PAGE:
GREENSPAN: “You’re asking a very fundamental question.”

STEWART: “I am? Should I leave?”

Greenspan convinced his host to both stay and listen to an inaccurate Federal Reserve pep talk. (The former chairman seemed to think the Fed was founded in the 1930s.) Stewart was not satisfied with the mumbo jumbo

STEWART: “So we’re not in a free market, then.”


STEWART: “There’s a…benevolent hand that touches us.”

GREENSPAN: “Absolutely. You’re quite correct.”

Proxmire, Kaufman and Stewart alerted their audiences to government interference in the market. (The Greenspan myth includes a commitment to laissez-faire economics, which is a wholly inaccurate characterization.) In the end, both Proxmire and Kaufman tacitly conceded defeat to the monster they saw so clearly and that may devour us all. Proxmire concluded: “This nomination should result in a slam-bang debate in committee and the floor. It won’t, and it is startling, given what you have told us.”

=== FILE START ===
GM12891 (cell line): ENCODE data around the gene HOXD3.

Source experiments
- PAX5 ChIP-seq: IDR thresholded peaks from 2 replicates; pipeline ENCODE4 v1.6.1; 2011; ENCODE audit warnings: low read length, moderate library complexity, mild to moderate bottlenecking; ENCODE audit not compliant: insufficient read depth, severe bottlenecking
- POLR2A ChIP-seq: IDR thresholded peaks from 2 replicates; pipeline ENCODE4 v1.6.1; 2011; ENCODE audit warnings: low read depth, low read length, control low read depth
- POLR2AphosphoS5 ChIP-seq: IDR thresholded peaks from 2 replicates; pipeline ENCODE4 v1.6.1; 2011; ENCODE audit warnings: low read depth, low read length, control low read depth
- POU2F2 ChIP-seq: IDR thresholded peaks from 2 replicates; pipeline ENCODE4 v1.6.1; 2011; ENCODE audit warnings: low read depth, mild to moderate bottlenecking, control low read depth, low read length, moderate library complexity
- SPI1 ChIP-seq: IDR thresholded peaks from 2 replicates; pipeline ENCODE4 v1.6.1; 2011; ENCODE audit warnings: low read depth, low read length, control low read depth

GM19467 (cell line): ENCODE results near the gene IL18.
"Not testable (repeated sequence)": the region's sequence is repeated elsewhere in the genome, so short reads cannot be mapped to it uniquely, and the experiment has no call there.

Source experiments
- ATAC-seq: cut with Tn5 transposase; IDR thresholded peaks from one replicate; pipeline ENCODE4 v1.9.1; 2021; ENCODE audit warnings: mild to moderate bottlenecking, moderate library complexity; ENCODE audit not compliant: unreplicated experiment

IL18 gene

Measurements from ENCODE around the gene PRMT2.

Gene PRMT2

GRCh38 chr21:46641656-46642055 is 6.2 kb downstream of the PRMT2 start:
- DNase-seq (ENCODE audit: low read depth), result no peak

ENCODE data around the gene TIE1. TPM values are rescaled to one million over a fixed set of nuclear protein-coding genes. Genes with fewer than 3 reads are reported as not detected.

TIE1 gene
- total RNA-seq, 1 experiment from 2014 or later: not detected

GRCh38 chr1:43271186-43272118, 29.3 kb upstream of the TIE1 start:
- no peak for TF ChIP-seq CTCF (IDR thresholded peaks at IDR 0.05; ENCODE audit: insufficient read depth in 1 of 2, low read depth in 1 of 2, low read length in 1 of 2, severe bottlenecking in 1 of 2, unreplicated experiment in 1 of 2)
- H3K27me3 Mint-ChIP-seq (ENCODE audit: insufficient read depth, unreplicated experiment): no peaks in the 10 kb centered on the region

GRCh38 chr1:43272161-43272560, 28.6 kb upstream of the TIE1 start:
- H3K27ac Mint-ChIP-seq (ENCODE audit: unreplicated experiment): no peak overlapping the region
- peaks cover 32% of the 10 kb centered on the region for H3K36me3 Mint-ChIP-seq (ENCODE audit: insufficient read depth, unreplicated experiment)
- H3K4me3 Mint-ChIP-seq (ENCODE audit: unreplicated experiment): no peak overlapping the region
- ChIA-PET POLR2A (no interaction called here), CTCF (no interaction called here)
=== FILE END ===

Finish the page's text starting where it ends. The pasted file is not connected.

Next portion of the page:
At the end of his 2007 speech, Kaufman noted that decisive changes in economic thought occur only after collapse: “In light of this pattern, it seems unlikely that a new economic philosopher will come forth with an integrated economic and financial approach anytime soon. Today’s most influential economists have strong vested interests in preserving the integrity and reputation of their views…especially for those who have reached a leadership role. A lifetime of research and writing is at stake.”

In other words, the former chairman of the Princeton economics department, Ben Bernanke, is unlikely to question the viability of his own institution. The comedian from Comedy Central at least planted the seeds for a new economic philosopher.

Fred Sheehan
January 21, 2008

The Daily Reckoning